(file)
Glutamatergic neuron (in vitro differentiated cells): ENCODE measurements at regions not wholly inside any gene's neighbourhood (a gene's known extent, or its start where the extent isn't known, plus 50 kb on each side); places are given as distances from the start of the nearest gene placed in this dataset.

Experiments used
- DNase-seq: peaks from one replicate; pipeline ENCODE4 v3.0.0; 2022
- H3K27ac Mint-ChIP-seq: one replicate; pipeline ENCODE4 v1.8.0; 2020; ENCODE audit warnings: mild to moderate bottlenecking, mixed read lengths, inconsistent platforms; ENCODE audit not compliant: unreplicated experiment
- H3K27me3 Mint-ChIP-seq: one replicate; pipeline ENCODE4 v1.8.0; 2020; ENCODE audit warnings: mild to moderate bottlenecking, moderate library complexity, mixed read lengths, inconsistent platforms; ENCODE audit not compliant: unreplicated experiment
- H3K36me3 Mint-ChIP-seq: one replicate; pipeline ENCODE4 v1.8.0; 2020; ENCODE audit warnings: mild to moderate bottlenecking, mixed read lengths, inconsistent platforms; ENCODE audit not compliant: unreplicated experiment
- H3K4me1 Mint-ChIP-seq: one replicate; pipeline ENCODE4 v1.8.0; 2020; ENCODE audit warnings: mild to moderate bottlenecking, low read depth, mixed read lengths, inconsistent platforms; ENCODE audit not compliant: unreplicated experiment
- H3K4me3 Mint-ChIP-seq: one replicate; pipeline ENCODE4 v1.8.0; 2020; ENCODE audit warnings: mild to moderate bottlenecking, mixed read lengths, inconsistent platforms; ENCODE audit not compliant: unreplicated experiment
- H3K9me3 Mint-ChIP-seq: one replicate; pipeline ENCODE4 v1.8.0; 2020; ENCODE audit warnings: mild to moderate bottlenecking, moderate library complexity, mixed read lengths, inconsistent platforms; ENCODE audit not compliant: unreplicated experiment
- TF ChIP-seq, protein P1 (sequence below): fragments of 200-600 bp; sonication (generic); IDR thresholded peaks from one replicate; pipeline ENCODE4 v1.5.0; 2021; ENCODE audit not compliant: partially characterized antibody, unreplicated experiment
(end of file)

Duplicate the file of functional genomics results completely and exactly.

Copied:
Glutamatergic neuron (in vitro differentiated cells): ENCODE measurements at regions not wholly inside any gene's neighbourhood (a gene's known extent, or its start where the extent isn't known, plus 50 kb on each side); places are given as distances from the start of the nearest gene placed in this dataset.

Experiments used
- DNase-seq: peaks from one replicate; pipeline ENCODE4 v3.0.0; 2022
- H3K27ac Mint-ChIP-seq: one replicate; pipeline ENCODE4 v1.8.0; 2020; ENCODE audit warnings: mild to moderate bottlenecking, mixed read lengths, inconsistent platforms; ENCODE audit not compliant: unreplicated experiment
- H3K27me3 Mint-ChIP-seq: one replicate; pipeline ENCODE4 v1.8.0; 2020; ENCODE audit warnings: mild to moderate bottlenecking, moderate library complexity, mixed read lengths, inconsistent platforms; ENCODE audit not compliant: unreplicated experiment
- H3K36me3 Mint-ChIP-seq: one replicate; pipeline ENCODE4 v1.8.0; 2020; ENCODE audit warnings: mild to moderate bottlenecking, mixed read lengths, inconsistent platforms; ENCODE audit not compliant: unreplicated experiment
- H3K4me1 Mint-ChIP-seq: one replicate; pipeline ENCODE4 v1.8.0; 2020; ENCODE audit warnings: mild to moderate bottlenecking, low read depth, mixed read lengths, inconsistent platforms; ENCODE audit not compliant: unreplicated experiment
- H3K4me3 Mint-ChIP-seq: one replicate; pipeline ENCODE4 v1.8.0; 2020; ENCODE audit warnings: mild to moderate bottlenecking, mixed read lengths, inconsistent platforms; ENCODE audit not compliant: unreplicated experiment
- H3K9me3 Mint-ChIP-seq: one replicate; pipeline ENCODE4 v1.8.0; 2020; ENCODE audit warnings: mild to moderate bottlenecking, moderate library complexity, mixed read lengths, inconsistent platforms; ENCODE audit not compliant: unreplicated experiment
- TF ChIP-seq, protein P1 (sequence below): fragments of 200-600 bp; sonication (generic); IDR thresholded peaks from one replicate; pipeline ENCODE4 v1.5.0; 2021; ENCODE audit not compliant: partially characterized antibody, unreplicated experiment